re-red a poinsettia?

Fort Collins, CO

has anybody ever tried to keep a poinsettia around for a year (or more?) as a houseplant, then do the light/dark treatment themselves to get the red bracts?

What was your experience with that?

I think I'm going to keep one around this year and give it a shot.

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Portage, WI(Zone 5a)

Well good luck. I have never heard of any individual having success. Let us know how you do. The light/dark cycles are a must. Gene

toms river, NJ

Without very much help from me I had a plant bloom the next year.
It was placed outside all summer and set 2 buds when taken inside in the fall.
The room it was put into had no artificial light at the time.
The 'flowers' were very small - nowhere near the size of the original.

Covington, LA

I kept mine from last year. It was in a six in pot when I got it as a gift. I brought it home in June and put it in a larger pot outside. We didn't do anything special to it at all. I just fed it Miracle Grow and this is what happened. It is about 3 feet tall and 3 feet wide.

I'm looking for one of the ruffled or variegated varieties to pick up cheap after the holiday and start the process again for next year.


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Starkville, MS(Zone 8a)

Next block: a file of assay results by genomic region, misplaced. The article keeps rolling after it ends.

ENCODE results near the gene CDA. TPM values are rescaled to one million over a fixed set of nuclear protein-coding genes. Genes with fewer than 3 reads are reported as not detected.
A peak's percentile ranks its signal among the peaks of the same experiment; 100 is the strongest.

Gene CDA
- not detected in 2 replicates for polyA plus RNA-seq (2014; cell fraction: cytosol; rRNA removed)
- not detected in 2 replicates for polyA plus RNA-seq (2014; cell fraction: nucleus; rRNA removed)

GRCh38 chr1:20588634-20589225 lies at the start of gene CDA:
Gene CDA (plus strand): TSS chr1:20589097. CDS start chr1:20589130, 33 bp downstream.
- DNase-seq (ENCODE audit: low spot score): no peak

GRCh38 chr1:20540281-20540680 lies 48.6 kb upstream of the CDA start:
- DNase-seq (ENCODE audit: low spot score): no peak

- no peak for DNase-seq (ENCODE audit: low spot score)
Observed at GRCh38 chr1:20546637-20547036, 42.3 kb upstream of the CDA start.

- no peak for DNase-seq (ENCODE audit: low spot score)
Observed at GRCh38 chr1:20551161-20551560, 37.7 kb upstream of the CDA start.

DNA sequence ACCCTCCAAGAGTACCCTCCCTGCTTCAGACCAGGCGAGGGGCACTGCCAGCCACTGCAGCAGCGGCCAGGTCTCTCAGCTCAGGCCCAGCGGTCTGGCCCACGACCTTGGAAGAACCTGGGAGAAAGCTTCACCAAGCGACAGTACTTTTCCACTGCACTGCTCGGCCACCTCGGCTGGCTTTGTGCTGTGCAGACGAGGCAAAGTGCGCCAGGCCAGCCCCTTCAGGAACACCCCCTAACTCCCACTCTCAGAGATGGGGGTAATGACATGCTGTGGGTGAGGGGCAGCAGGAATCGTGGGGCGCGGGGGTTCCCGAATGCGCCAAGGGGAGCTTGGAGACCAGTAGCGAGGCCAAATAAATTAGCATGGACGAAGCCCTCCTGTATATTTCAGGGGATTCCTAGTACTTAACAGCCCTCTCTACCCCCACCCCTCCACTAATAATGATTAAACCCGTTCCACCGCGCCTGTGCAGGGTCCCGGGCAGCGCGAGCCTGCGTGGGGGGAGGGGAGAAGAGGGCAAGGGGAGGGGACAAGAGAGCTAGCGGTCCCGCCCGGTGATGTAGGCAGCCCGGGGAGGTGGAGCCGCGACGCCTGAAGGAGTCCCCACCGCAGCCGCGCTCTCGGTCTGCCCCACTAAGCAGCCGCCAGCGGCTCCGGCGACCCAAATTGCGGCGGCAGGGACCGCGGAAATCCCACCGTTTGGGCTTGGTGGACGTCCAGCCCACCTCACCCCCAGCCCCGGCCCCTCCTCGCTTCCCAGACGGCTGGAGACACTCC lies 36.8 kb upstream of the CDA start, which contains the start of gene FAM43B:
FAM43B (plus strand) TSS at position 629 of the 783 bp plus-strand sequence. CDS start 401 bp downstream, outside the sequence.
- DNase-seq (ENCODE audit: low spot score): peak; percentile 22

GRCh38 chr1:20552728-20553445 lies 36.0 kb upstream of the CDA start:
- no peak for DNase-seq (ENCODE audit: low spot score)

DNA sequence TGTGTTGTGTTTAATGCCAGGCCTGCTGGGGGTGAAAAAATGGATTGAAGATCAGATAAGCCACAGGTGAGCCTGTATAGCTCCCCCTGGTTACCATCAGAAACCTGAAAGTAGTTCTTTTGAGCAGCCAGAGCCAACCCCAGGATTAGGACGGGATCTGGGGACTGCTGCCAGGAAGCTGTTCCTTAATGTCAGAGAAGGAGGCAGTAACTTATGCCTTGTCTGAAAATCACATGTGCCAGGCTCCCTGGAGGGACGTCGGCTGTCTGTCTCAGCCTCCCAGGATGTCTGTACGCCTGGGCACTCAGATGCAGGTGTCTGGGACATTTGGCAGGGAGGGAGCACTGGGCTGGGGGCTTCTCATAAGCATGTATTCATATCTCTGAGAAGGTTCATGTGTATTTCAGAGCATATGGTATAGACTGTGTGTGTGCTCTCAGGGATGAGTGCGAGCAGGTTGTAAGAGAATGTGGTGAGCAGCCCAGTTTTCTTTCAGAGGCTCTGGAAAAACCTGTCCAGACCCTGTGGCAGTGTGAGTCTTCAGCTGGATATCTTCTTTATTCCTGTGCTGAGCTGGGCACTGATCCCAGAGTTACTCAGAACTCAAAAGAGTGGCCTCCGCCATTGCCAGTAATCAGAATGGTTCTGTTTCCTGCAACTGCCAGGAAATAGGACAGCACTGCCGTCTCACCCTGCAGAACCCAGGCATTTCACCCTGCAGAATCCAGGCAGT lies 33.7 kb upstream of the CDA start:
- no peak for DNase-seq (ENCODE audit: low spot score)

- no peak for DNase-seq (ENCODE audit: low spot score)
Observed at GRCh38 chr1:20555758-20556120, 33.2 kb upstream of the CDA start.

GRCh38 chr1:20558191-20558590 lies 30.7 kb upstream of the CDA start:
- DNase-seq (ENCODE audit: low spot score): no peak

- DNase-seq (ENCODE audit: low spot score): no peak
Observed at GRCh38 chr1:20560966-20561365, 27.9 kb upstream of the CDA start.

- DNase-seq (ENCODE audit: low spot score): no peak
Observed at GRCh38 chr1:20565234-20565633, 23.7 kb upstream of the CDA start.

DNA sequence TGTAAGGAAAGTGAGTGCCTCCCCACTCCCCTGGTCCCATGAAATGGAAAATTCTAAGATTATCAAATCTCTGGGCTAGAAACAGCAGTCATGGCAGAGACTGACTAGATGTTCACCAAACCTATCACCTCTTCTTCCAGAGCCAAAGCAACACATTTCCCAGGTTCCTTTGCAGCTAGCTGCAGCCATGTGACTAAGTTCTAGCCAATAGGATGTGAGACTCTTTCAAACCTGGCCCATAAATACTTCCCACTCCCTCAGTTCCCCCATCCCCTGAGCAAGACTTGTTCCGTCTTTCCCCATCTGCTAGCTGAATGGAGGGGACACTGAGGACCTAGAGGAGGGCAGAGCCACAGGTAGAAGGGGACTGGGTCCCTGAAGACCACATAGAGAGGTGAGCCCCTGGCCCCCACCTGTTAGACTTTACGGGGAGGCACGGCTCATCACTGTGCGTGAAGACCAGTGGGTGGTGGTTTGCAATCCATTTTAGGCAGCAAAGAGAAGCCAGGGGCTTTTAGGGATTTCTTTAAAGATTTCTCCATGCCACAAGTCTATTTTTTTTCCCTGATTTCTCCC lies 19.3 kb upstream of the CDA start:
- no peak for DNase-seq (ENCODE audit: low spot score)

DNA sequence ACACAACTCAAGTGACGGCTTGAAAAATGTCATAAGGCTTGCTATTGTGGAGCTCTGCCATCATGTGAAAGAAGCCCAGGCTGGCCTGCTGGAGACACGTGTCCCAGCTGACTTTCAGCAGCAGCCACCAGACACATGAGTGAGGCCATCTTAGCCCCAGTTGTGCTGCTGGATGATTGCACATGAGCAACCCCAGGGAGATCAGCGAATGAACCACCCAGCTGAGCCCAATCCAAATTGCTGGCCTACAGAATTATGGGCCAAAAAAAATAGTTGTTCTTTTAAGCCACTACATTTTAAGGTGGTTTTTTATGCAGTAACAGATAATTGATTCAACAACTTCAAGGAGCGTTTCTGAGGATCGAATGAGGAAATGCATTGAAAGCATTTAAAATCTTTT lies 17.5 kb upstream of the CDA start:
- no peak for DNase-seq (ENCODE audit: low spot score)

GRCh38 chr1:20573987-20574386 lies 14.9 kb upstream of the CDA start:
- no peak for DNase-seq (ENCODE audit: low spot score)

That is just so neat. I never bothered to keep mine after the holidays, but I think I will try to do so this coming year. I can keep the plants in my enclosed porch until spring and then grow them outside. They may never "re-red" (I also have a beautiful variegated one) since I don't think I can truly control lighting in the fall, but it is still worth a try.


Covington, LA

Ken, we never tried to control the light. It was outside on the deck until fall and then in the greenhouse. The natural daylight/dark cycle seems to have done it. I think that might be the trick.

Starkville, MS(Zone 8a)

I will know more when next fall/winter rolls around. I neither have the time nor the inclination to protect those plants from light sources next fall.


Baltimore, MD(Zone 7a)

I believe you need to keep the Poinsettia in TOTAL darkness from
mid-October to beg. of December for it to turn red. So--about 6 weeks.
You can put a big cardboard box over it or keep it in a dark closet.
Not one bit of light can enter this period. None!

This is just a technicality--but the actual blooms of the Poinsettia are not
the red leaves--but that tiny cluster of green/yellow round thingies in the
middle of the "bloom"...
This is hard to accept--because we all call the beautiful red leaves as the 'bloom'.
So do I.
Another erroneous belief is that Poinsettias are toxic to animals. That is not true either.
A cat or dog would have to eat a huge amount of Poinsettias for it to be lethal.
Mostly, if an animal just nibbled on one, it may throw up. That's it.

Many years ago, I grew a Poinsettia for 2 more years. Never tried to turn it red.
I took it outside for the summer. It was a nice, woody green plant.
Then it died.


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